3) Whether the lava is moving through a narrow channel or across a wide area
4) The type of the lava and its viscosity (fluidity)
In recorded history, there have been reports of some 550 volcanic eruptions. Some of these eruptions are so devastating that they have completely destroyed islands and created monstrous tsunami waves that wiped away thousands of people. Some civilizations have even been completely destroyed. Some of the most devastating volcanoes and their last known eruptions are:
Mount Fujiyama, also popularly known as Mount Fuji, is an active volcano which last erupted in 1708. It is incidentally the tallest mountain in Japan. If you are visiting Tokyo, the capital of Japan, look in the west on a clear day and you will be able to see Mount Fuji. It is an iconic volcano. Mount Fuji is 3,776 meters high and it is snow clad throughout the year, with five lakes surrounding it. Currently in a state of dormancy, there has not been any eruption reported for more than 300 years. The last known eruption lasted for about 3 weeks during which it covered the surrounding villages with ash and cinders. Mount Fuji is now a popular tourist location with a large number of climbers actively scaling the mountain top.
Mount Pelee was a dormant volcano situated in the Caribbean island of Martinique. In 1902, it erupted in a massive horizontal explosion sending huge clouds of ash released towards the nearby town of Saint-Pierre. The side of the volcano exploded and lava flowed straight into the town, killing 30,000 people in a matter of minutes. It is regarded as one of the biggest and most devastating volcanic eruptions of the 20th century, a benchmark for future eruptions.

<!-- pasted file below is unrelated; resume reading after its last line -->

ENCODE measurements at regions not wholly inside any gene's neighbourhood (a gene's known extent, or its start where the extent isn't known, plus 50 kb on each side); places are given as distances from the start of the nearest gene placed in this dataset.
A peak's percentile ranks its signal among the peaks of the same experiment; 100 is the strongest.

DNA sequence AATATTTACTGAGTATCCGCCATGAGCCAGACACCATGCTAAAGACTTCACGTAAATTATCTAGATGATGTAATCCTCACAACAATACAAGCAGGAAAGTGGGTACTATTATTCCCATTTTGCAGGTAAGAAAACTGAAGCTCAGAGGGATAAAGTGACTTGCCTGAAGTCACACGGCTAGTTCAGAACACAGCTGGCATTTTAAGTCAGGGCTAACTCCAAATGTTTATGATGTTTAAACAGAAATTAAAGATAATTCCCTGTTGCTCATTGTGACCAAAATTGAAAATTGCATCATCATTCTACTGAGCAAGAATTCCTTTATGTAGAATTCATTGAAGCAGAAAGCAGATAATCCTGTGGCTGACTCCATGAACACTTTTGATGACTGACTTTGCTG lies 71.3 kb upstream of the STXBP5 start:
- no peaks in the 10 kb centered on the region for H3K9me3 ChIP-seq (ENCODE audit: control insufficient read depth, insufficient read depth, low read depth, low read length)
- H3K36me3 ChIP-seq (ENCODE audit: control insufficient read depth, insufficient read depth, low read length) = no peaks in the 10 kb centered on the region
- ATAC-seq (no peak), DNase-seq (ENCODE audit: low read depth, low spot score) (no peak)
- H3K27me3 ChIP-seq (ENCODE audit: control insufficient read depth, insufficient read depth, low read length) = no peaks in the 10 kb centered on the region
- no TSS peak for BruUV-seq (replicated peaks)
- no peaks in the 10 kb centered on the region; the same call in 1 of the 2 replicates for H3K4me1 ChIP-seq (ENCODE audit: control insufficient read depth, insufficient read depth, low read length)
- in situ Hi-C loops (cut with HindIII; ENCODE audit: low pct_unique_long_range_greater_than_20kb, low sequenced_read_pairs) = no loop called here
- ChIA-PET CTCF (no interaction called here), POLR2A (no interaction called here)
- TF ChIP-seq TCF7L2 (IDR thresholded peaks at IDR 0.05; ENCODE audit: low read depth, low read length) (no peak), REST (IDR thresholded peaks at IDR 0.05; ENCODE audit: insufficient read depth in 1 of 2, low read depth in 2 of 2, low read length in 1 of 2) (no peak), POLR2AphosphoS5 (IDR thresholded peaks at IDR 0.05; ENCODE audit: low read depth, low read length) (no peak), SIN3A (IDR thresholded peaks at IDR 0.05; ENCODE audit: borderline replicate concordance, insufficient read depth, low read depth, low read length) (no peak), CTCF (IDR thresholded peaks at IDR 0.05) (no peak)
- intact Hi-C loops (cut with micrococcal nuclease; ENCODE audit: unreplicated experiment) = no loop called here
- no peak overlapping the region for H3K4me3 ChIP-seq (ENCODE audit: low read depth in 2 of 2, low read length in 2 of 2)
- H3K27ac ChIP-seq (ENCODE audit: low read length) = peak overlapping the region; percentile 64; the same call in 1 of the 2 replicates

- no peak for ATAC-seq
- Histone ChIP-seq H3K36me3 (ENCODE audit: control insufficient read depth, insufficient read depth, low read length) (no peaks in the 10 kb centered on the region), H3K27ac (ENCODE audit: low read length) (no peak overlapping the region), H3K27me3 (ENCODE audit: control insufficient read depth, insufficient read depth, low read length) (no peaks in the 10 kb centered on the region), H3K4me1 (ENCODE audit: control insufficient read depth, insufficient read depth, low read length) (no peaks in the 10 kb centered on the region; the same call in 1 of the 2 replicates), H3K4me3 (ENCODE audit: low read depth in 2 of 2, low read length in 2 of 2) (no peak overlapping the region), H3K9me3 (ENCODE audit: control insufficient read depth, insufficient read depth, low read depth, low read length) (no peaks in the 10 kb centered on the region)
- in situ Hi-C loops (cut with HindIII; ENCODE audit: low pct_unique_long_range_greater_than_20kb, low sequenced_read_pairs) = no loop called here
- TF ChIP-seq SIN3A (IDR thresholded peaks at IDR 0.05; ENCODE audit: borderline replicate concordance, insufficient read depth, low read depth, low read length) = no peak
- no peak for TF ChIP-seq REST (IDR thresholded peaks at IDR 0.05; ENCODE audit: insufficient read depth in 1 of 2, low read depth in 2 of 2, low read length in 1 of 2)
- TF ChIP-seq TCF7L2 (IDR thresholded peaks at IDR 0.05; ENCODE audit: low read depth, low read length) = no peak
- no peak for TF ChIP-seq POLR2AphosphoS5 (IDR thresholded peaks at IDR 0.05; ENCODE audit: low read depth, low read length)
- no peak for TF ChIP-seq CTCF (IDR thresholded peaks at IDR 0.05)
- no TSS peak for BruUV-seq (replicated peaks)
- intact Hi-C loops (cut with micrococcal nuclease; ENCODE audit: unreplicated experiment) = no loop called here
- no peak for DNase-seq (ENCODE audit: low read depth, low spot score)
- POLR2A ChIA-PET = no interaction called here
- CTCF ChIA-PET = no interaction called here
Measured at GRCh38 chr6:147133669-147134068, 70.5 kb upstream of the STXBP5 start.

Krakatoa was a dormant volcano in Indonesia, which awakened and produced one of the biggest volcanic eruptions in 1883. So massive was the eruption that the sound of it was heard as far away as Australia. It’s widely reported as the loudest sound heard in recorded history. The Krakatoa eruption created a huge amount of ash cloud which covered the Earth and reduced global temperatures for 5 years! A total of 40,000 people died in that explosion and an entire chain of the volcanic island was destroyed.
Make a Volcano at Home!
Would you like to make your very own volcano? It’s very easy and you can make it at home. First of all, find some clay or paper mache, a container about the size of a 35mm film canister, vinegar, washing soap, and baking soda. Some food colors like yellow and red would add some extra spice to it!
Create the volcano structure using the clay or paper mache. Now put the container into the volcano. Add two spoonfuls of baking soda and about a spoonful of washing soap and the food colors. To begin the explosion, just add an ounce of vinegar into the container and watch your volcano come alive!
Volcano Learning Games
One of the best (and fun) ways to learn all about volcanoes is to play some games. On the Internet, there are a lot of games you can play to find out more about volcanoes. After you get through these interesting games, you will be surprised at how much you know. Who says learning has to boring and dull? Check out the games and discover the world of volcanoes.
Possibly, volcano learning games can only show you the basic stuff about volcanoes. Now that you are all interested, what happens if you want to go deeper into your volcano studies? Well, it’s true that you can find almost anything on the Internet. There are great interactive online lessons and multimedia lessons where you can learn a lot about volcanoes. The best part is that the lessons are fun and interesting, much like the games, but on another level. Check out these links below.